Do you get it?

What I'm saying is this. When you allow the atheist to set the terms of debate as above, you've just allowed him to seize whole tracts of intellectual real estate for free. By allowing his claim to be a rational, logical, thinking and personal being without having to justify it on his own, atheistic terms, you basically allow the atheist all that he wanted in the first place. Allowing him his place to sit and reason independently of God, you've already given him what he was seeking. Instead, you need to say:

"Whoah! Steady on there. I'm happy to discuss my evidence and talk about reason and logic with a fellow Christian, because my fellow Christians believe in the God who is the basis for it all. You, though are an atheist! I'm not going to allow you to masquerade as a rational being until you've justified it. Please, what are logic and reason in your atheistic universe, and why should we trust them or care about it all anyway? If atheism is true, then it's just atoms banging together - why should we believe that any certain results can come from that?"

This is called a presuppositional approach. It exposes the fact that the "neutral" territory in between atheist and Christian doesn't exist. It exposes the atheist to the fact that from the point of view of atheism, he can't even begin to think, let alone come to any worthwhile conclusions.

In other words, it exposes the atheist to the inescapable fact that hate him as he does, this is still God's world. The facts are not neutral, to be used to construct competing arguments. Unless we begin by presupposing the reality of the Creator God, we can't actually prove anything at all.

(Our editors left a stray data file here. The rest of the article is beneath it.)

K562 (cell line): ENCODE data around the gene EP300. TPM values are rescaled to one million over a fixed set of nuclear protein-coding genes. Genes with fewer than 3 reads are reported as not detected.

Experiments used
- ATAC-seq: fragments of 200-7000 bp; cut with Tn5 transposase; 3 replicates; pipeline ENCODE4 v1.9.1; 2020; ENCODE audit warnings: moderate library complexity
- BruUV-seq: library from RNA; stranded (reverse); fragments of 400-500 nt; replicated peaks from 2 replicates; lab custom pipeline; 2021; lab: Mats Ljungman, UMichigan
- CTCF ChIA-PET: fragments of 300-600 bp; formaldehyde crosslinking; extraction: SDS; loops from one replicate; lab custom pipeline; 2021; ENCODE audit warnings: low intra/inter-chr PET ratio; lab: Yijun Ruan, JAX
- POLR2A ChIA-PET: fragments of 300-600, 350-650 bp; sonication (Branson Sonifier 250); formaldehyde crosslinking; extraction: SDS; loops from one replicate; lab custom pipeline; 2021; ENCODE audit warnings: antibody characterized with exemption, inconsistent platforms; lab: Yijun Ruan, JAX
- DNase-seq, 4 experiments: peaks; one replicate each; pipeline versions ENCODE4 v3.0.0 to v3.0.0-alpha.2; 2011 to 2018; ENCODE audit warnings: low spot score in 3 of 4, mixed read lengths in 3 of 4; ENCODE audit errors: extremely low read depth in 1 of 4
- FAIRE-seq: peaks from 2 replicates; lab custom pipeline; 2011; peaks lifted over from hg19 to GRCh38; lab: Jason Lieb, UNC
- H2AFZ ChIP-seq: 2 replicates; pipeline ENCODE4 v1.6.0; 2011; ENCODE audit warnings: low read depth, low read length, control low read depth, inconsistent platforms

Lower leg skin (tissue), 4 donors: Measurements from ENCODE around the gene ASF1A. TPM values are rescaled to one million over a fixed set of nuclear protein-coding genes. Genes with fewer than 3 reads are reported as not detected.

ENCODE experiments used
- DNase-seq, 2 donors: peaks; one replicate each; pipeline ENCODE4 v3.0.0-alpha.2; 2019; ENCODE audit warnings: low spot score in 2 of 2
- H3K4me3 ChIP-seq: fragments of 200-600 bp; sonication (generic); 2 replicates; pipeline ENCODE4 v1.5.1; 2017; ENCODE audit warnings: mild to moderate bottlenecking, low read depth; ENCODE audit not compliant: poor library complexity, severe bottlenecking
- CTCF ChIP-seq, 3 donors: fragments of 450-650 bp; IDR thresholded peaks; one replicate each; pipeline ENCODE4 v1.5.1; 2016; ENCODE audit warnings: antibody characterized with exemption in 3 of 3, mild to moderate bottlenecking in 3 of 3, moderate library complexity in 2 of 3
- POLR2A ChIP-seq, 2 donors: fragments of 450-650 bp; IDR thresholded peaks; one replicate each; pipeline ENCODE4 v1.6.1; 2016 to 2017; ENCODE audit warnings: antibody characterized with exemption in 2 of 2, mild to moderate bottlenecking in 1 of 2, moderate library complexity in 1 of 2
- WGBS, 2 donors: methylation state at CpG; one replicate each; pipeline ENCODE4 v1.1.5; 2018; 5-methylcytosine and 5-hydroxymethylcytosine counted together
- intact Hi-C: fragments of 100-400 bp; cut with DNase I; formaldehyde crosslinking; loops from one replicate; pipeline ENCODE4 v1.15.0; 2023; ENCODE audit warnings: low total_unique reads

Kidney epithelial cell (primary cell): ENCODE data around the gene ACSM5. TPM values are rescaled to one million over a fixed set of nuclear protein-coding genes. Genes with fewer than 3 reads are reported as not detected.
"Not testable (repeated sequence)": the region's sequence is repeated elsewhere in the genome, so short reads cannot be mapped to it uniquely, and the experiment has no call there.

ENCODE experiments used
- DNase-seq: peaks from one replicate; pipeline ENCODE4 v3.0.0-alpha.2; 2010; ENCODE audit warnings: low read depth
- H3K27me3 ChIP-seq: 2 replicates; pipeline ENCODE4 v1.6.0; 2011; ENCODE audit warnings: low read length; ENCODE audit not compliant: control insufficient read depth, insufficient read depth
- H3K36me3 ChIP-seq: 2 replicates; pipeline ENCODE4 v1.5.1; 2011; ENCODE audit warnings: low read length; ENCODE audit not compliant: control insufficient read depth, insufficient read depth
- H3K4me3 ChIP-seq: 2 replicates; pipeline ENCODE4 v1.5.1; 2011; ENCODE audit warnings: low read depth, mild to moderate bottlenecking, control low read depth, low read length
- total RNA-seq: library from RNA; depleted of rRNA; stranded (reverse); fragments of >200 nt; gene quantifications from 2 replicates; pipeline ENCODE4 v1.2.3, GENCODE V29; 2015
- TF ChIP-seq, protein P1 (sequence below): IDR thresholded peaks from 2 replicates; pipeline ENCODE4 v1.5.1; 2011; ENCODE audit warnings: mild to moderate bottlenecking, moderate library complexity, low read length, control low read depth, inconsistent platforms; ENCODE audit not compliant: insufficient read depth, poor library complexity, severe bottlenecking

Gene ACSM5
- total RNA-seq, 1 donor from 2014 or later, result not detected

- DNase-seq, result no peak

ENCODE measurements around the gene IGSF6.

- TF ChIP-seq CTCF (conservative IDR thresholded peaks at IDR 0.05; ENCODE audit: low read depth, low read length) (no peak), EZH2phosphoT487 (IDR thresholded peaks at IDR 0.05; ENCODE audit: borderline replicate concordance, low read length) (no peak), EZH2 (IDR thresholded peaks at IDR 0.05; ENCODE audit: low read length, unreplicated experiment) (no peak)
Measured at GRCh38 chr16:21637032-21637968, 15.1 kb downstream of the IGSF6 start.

9 comments:

Anonymous said...

Samuel Skinner
So.. you can only prove god exists by presupposing that god exists... This is known as circular reasoning.

The rest is arguing from ignorance and straw men.

Justin McKean said...

Wh'sup, bro. I'm an atheist, used to be a Christian.

"When God makes a world, it reflects something of him - immense"... Dude, are you calling me fat? Just kidding. :)

I thought you were just kidding when I first read your post, then I got the impression that you are serious. So I thought I'd chime in.

Your argument seems to run like this: the power to reason comes from God, therefore one who doesn't believe in God must explain where his ability to reason came from.

Have I got it right?

Your "presupposition" that there is a God who created my ability to reason is precisely the point of contention any debate would be about. If you wish to use the existence of the ability to reason as an argument for the existence of a God, you certainly could try. I'd listen, then tell you what I thought.